Endless Legend has become the game that I annoy people with. There’s one every year. I try to find a way to inject it into every conversation. It’s started to strain my relationship with friends, family and the occasional plumber or gas man.
The plumber probably didn’t need to know how it’s the prettiest 4X game in all the land. My nephew probably wasn’t interested when I told him that the varied factions and unusual turn-based combat make it a lot more refreshing than the game of FIFA he was playing. And I doubt my mum was impressed when she asked me if I wanted more potatoes when I popped round for Sunday dinner, and I told her that I’d rather have more Endless Legend.
I might shut up one day, but this isn’t it.
This has been an exceptional year for strategy games, whether wargames, RTS games or 4X games are your poison. But even among esteemed company like Company of Heroes 2: Ardennes Assault and Banner Saga, Endless Legend makes a rather large impression.
City management, battles, even the way it presents information, it all impresses, but what makes it particularly special, what causes it to stick on the inside of one’s skull, is the brilliant faction design.
From aesthetics to mechanics, Endless Legend is host to some of the most intriguing factions that I’ve seen in any 4X game. Each empire is blessed with a hook that demands attention and dramatically changes how the game is played.
The Broken Lords, a favourite of mine, are energy vampires. They feed off the life force of mortals and the special resource known as dust, which is found in every “Endless” game from Amplitude, and essentially serves as currency. So they don’t farm, because they don’t eat. But farming and food are directly linked to city growth, and without those things, the Broken Lords grow through other means: spending dust. They even need dust for healing, as their units don’t heal over time.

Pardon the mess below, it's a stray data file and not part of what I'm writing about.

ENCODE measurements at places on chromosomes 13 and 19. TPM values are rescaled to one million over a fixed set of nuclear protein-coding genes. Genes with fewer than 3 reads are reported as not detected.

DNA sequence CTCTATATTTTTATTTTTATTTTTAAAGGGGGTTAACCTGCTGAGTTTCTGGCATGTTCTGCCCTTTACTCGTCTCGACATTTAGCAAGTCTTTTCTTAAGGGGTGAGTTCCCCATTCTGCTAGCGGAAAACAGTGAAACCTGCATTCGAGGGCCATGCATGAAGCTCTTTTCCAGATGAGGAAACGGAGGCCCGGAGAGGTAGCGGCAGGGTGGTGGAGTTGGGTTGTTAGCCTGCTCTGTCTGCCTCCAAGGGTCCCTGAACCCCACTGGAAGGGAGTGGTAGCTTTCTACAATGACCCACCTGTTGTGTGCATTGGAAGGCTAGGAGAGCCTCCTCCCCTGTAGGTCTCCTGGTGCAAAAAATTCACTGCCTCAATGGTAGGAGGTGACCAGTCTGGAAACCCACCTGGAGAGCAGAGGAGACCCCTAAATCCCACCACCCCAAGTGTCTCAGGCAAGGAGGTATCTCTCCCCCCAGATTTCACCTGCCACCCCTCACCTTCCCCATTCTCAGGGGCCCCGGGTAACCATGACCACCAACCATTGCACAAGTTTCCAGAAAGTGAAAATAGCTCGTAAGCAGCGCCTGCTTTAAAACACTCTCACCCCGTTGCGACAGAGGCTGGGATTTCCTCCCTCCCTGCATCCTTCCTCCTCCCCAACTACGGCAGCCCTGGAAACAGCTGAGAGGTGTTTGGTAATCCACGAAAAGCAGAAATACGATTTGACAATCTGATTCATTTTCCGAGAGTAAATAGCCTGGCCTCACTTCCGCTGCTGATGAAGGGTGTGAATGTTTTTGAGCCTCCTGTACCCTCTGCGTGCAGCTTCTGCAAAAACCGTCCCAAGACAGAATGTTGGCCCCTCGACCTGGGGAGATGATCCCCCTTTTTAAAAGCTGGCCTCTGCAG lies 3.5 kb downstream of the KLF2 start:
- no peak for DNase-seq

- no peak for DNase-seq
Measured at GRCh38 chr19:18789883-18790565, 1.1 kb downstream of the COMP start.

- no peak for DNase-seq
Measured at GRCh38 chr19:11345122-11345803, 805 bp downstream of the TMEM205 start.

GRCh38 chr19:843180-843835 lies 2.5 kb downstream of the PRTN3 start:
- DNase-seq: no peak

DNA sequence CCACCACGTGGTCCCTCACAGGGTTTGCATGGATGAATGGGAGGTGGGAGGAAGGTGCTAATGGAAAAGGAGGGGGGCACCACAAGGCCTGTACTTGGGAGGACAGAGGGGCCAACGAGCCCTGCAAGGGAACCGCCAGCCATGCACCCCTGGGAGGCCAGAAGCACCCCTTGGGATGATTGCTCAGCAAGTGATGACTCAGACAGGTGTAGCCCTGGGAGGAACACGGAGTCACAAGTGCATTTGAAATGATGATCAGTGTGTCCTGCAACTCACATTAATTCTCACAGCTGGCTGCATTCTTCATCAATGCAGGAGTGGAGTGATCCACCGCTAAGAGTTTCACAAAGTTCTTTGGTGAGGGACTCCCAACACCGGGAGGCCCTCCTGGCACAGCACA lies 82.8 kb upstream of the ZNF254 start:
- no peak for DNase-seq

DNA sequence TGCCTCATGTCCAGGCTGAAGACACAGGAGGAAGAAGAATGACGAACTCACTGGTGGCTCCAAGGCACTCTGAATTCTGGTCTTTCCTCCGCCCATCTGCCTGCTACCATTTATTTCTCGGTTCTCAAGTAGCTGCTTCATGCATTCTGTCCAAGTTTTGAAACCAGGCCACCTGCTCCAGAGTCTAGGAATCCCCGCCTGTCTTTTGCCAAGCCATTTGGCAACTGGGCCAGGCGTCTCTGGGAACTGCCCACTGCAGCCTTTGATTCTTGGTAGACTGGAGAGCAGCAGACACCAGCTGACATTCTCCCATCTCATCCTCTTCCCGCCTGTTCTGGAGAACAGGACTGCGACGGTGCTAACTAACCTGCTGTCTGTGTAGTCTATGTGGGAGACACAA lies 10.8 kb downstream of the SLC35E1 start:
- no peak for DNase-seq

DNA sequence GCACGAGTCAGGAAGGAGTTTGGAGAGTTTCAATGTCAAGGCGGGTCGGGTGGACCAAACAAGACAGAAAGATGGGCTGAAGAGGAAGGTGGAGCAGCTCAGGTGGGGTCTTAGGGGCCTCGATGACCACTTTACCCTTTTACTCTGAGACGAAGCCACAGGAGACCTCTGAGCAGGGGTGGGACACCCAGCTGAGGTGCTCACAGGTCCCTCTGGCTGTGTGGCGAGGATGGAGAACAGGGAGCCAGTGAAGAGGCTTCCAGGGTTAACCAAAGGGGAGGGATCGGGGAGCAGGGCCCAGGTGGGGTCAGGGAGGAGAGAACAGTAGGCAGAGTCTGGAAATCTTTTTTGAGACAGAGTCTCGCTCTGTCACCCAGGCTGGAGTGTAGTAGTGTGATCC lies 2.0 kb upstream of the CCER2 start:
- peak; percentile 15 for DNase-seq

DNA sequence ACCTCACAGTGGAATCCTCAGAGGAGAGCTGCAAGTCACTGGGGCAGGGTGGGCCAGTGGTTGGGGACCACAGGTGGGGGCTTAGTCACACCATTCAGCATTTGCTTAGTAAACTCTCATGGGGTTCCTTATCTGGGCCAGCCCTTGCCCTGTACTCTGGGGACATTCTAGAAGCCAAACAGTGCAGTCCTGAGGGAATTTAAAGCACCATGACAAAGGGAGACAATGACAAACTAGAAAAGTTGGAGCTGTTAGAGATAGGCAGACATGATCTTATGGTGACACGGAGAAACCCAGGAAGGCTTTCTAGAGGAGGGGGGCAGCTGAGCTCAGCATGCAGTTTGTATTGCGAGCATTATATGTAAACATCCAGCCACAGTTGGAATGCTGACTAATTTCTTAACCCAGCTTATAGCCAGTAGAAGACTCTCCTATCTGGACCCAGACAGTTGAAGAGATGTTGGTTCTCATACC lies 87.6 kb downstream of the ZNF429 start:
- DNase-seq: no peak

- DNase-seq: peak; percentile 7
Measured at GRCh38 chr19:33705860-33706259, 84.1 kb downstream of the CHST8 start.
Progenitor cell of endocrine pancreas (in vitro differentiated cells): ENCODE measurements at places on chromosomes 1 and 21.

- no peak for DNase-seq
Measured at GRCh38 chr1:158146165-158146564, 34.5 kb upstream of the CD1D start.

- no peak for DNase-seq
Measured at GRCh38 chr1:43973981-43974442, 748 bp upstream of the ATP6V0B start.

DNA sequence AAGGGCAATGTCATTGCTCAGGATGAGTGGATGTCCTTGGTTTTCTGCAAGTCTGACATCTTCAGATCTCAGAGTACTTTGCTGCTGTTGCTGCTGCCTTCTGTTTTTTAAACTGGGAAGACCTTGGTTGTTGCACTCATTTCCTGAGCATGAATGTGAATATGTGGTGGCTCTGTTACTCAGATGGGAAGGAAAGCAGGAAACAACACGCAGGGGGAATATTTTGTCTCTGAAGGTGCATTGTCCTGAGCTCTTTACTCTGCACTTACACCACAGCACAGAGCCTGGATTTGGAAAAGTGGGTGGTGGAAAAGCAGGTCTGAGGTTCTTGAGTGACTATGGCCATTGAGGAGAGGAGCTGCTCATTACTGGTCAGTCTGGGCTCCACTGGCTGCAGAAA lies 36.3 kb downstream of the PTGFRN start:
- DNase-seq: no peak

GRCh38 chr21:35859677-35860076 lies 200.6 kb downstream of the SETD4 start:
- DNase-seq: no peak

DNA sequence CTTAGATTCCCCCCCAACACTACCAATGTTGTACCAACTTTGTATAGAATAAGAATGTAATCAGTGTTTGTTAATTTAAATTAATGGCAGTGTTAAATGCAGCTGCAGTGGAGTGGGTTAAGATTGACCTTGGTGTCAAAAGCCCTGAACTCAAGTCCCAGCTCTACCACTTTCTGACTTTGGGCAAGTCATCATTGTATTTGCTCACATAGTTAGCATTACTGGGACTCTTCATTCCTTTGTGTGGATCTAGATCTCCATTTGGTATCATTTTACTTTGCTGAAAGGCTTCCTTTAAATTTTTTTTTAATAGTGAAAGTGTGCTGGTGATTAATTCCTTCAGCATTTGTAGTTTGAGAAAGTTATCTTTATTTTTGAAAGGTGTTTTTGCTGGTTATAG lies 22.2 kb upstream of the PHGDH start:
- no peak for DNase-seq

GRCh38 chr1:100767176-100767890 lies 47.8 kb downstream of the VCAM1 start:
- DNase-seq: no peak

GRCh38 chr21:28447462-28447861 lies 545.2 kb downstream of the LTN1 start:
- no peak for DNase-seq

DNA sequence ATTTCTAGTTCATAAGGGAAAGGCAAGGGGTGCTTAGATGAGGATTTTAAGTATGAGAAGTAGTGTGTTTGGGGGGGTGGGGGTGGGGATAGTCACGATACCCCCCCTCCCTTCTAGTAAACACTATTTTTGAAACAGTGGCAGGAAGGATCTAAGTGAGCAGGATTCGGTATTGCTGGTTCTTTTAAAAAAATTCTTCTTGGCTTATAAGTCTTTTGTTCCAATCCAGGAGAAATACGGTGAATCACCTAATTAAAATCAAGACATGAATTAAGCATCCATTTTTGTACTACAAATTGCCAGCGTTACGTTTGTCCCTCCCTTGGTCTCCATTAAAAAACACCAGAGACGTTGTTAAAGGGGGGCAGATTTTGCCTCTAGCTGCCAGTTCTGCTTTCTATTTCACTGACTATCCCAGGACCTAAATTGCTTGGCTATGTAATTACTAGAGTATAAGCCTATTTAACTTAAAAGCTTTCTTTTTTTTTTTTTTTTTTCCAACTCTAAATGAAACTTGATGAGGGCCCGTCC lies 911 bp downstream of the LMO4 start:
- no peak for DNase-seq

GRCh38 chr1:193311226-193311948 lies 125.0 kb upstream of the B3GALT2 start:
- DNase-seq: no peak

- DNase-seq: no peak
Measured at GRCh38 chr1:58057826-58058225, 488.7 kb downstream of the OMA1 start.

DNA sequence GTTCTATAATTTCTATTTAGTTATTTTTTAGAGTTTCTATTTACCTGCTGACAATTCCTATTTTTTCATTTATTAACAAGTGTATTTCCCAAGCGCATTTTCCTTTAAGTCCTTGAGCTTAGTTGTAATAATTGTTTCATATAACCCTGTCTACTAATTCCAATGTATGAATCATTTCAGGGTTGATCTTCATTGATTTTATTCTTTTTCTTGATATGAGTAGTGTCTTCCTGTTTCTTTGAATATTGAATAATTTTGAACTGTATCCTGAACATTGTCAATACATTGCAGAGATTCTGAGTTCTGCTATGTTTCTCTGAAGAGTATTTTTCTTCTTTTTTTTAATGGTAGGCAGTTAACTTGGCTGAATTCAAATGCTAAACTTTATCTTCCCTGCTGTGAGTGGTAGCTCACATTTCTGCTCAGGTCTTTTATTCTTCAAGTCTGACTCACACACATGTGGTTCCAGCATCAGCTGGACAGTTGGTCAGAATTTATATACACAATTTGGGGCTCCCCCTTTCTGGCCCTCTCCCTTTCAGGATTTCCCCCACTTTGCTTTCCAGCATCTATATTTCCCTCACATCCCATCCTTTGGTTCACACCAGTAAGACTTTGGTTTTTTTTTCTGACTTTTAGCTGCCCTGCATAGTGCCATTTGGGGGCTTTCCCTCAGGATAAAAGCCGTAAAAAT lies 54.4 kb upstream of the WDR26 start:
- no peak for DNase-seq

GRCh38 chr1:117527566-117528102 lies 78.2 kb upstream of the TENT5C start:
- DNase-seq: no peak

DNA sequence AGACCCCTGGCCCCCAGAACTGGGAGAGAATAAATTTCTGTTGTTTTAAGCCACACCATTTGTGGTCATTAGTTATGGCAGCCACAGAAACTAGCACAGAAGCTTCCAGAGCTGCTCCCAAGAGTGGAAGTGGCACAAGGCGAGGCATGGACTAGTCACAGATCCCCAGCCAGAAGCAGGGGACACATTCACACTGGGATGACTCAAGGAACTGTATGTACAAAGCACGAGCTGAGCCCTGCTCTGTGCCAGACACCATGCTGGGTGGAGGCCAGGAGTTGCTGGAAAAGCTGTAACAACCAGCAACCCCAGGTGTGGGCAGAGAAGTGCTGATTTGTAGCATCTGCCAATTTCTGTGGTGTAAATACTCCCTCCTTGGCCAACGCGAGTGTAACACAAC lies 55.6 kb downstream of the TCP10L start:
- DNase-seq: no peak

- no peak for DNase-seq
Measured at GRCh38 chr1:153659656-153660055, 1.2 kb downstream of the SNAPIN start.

Quirks like this have a knock on effect, altering every aspect of the game, informing decisions like what to build, what resources to mine and even who to go to war with. Some have absolutely huge ramifications early on. The Cultists, a creepy faction of zealots, can’t expand through traditional means. Their capital is a holy city, and the only one in their empire. But that one city can become larger and more powerful than any other, a seat from which the Cultists could rule the planet.
Each of these factions, with their towering cities and units both alien and fantastical, has a racial character and history that elevates it beyond being a pieces on a board. Every general has a past; every civilization, a narrative that plays out across the game.
The distinct stories and quests worm their way into the game in interesting ways. One Broken Lords quest is the result of a power struggle between the current leader and a dangerous political opponent, and to soothe civil unrest, this opponent must be given land and men to rule over. He appears as a general, and can then be attached to a city giving it a wee boost thanks to his skills. He’s a boon, but it’s capitulation, and it only increases his power and influence.
4X games are all about charting your own course, carving out a place in history, but Endless Legend’s intriguing fiction never gets in the way of that, it merely gives the world a stronger sense of place, adding weight to every action. And there’s a hint of desperation in the wars over the world, as the planet is dying, and every race is scurrying to be at the top of a pile of bones.